'Light of Hope' makes all the difference
BANGLADESH (BP) -- In an apartment building just a few blocks from where Minara* is begging, a teenager in a neatly pressed pink-and-green uniform sits at a long, wooden table. Her thick braid of curly hair falls over her shoulder as she bends over a notebook, jotting down math problems. Her brow furrows in concentration as she erases what she just wrote and starts again.
Traffic and construction noises drift in through an open window, joining the chorus of voices from down the hall where a class is reciting Bangla phrases aloud -- but Rekha* stays focused on her task.
When the lessons end for the day, Rekha joins 13 other girls for lunch, their loud chatter punctuated with giggles and laughter. Afterward, the 17-year-old works with the younger girls as they learn to embroider handicrafts. This is a source of income that helps Rekha provide for her mother and two sisters at home.
Rekha's life once mirrored Minara's -- never having enough money, unsure of where her next meal would come from. Both girls live in similar, poverty-ridden slums in the same city. But that's where the similarities end. Rekha has hope for a better future.
The Light of Hope
Though Rekha has been attending the Light of Hope Learning Center since it started more than six years ago, she still gets emotional when she talks about her past.
"Before going to the Light of Hope Center, we are going through much hardship," she says, wiping tears from her cheeks. "We did not have food at our house. Some days I was starving due to having no food. My life was painful."
Four of Rekha's six siblings are married, which leaves Rekha and two remaining sisters at home with their mother. Rekha's father is separated from their family -- he was "not good for us."
"My dad tries to earn more money by gambling," Rekha says matter-of-factly. "He often came to my mother and my siblings in anger and with much shouting."
When he left for good, he stopped providing for his wife and children. To help earn income for her family, Rekha went to work as a housemaid instead of attending school. At age 11, she started going to the Light of Hope, her first opportunity to gain any education.
"When I started going to school every day [at the center], I could see that my life was going to be different," she says. "I realized that I got a new life. It made me truly happy."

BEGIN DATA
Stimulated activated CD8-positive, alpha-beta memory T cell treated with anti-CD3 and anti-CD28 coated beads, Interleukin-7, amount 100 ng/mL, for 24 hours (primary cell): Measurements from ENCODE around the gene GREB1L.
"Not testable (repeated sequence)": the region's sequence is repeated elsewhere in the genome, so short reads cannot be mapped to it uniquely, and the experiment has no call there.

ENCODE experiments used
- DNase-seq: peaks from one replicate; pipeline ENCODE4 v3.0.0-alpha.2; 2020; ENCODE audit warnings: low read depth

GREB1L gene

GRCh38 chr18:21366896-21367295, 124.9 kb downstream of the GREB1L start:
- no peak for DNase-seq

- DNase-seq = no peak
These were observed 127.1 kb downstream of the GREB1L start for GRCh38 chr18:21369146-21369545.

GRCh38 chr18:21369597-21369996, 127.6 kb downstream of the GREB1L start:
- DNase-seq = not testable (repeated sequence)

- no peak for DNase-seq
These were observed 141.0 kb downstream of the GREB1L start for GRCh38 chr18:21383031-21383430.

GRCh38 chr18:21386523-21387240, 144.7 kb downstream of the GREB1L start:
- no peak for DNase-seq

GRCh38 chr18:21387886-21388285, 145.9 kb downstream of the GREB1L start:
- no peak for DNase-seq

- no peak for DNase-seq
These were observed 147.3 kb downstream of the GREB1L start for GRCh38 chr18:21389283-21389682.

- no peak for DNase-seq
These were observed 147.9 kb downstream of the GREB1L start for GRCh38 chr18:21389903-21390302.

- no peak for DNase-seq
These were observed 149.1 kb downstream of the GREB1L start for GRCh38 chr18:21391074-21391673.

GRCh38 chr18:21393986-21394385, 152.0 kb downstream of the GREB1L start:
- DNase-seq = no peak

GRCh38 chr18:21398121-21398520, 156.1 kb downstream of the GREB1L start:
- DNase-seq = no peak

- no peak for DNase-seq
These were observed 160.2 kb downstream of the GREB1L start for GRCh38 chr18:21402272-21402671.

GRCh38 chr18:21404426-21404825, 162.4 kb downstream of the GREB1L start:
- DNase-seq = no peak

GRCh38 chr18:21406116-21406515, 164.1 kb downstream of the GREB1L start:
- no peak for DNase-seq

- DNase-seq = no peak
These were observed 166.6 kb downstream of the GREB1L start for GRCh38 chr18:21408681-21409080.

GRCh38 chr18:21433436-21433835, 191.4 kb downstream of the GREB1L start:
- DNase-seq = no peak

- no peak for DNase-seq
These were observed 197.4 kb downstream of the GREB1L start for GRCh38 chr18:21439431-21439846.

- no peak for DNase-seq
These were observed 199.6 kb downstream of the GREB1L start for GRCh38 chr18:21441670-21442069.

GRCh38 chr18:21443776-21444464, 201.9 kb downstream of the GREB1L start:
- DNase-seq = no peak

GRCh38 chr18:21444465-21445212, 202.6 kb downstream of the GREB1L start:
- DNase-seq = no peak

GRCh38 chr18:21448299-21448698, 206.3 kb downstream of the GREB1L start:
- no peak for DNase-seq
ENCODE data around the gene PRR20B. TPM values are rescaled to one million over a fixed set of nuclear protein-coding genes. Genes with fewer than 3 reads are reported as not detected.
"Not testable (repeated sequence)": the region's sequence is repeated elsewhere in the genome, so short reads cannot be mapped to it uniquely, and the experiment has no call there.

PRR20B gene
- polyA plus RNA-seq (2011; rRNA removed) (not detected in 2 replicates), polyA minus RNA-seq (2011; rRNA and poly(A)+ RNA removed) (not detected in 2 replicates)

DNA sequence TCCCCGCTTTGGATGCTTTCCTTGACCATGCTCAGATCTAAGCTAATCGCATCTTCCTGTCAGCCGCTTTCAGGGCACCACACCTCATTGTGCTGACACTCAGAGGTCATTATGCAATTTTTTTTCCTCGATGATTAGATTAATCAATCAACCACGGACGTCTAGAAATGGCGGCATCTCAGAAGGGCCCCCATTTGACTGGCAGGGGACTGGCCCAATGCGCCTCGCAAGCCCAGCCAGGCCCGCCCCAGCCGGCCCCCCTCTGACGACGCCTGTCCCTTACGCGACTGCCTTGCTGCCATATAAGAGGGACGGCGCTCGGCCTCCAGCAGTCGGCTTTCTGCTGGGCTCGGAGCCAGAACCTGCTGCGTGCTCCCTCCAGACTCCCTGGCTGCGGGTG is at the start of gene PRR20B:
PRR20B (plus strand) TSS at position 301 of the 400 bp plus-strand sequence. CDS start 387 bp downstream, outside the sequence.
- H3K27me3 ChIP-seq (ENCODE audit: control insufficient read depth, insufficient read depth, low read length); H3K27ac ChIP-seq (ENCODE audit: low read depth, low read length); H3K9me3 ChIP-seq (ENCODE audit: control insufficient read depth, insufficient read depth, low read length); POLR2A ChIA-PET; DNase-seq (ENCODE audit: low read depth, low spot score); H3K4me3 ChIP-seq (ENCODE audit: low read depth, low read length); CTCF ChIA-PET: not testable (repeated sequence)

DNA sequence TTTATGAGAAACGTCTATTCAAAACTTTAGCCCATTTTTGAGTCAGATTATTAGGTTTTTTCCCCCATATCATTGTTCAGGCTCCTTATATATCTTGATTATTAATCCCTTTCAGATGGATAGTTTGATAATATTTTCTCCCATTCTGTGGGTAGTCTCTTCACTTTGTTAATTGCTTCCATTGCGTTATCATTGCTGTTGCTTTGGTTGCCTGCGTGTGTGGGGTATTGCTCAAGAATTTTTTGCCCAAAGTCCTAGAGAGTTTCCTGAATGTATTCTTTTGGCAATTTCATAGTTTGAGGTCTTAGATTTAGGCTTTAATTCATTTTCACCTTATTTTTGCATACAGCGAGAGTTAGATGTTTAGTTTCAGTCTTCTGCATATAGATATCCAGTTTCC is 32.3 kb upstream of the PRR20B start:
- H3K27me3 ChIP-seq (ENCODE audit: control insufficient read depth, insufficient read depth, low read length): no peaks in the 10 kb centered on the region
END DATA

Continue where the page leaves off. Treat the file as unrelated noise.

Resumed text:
Girls at the center are able to enjoy luxuries few have ever known -- taking a hot shower, brushing their teeth, putting on a clean school uniform and receiving two hot, nutritious meals each day. They also learn reading, writing, arithmetic, science, social science and English, as well as other skills like cleaning, cooking, health education and personal hygiene.
In addition, the girls acquire important job skills by learning to sew and embroider handicrafts; the center gives them a small income for their work.
Rekha is happy that she has the "opportunity to continue my study and the same time, I am working here and earning money for the family."
Rekha's mother, Sonhita,* however, still worries about her financial situation. Though Rekha makes about $50 a month, Sonhita says "it is very much difficult to manage house rent, water, food, electricity and traveling with such a small amount of money." Sonhita used to work as a housemaid but says she can't work now due to a tumor in her hand. Her daughters are the breadwinners for the family.
"Sometimes my mum gets hurt by thinking that her daughters are working and earning money to manage our family," Rekha explains. "On the other hand, my mum is very much happy that although my dad is still alive but he does not take care of us, we are able to provide all the things for our family."
Education, health care and life skills are just part of Rekha's transformation: "I have learnt one most important thing is that I knew the true God," she says. "I knew Jesus Christ and He has the power and authority to transform my heart and provide me salvation."
Rekha's family is Muslim, but she and her sister Dhurjati,* who also attends the center, have come to know Jesus -- which changes everything.